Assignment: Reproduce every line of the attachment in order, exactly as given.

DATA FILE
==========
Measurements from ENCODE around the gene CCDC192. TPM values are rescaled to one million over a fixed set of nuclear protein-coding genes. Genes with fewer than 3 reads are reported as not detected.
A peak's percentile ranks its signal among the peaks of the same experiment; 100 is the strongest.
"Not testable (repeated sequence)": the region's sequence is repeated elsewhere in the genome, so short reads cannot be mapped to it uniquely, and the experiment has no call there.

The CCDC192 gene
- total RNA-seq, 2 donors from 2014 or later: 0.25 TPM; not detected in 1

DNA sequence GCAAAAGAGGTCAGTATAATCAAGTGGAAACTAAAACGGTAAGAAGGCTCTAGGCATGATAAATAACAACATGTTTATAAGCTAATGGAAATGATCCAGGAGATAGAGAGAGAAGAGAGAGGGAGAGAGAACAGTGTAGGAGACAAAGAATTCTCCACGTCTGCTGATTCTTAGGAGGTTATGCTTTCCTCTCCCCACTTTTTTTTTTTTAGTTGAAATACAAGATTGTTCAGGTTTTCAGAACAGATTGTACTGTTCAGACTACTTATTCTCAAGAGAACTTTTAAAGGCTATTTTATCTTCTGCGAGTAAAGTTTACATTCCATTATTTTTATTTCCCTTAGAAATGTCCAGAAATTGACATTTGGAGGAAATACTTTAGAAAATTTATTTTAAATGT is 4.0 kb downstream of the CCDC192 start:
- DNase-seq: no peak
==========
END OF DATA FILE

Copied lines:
Measurements from ENCODE around the gene CCDC192. TPM values are rescaled to one million over a fixed set of nuclear protein-coding genes. Genes with fewer than 3 reads are reported as not detected.
A peak's percentile ranks its signal among the peaks of the same experiment; 100 is the strongest.
"Not testable (repeated sequence)": the region's sequence is repeated elsewhere in the genome, so short reads cannot be mapped to it uniquely, and the experiment has no call there.

The CCDC192 gene
- total RNA-seq, 2 donors from 2014 or later: 0.25 TPM; not detected in 1

DNA sequence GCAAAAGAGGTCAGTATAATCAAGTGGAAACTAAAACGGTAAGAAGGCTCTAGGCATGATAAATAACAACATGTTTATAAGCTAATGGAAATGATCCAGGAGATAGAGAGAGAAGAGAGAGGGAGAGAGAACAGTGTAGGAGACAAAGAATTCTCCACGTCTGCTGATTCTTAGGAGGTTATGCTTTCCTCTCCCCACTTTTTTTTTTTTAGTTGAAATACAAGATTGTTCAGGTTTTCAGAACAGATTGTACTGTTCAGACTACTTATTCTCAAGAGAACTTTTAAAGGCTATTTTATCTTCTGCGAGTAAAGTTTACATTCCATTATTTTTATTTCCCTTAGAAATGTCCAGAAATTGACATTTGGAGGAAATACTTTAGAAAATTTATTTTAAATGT is 4.0 kb downstream of the CCDC192 start:
- DNase-seq: no peak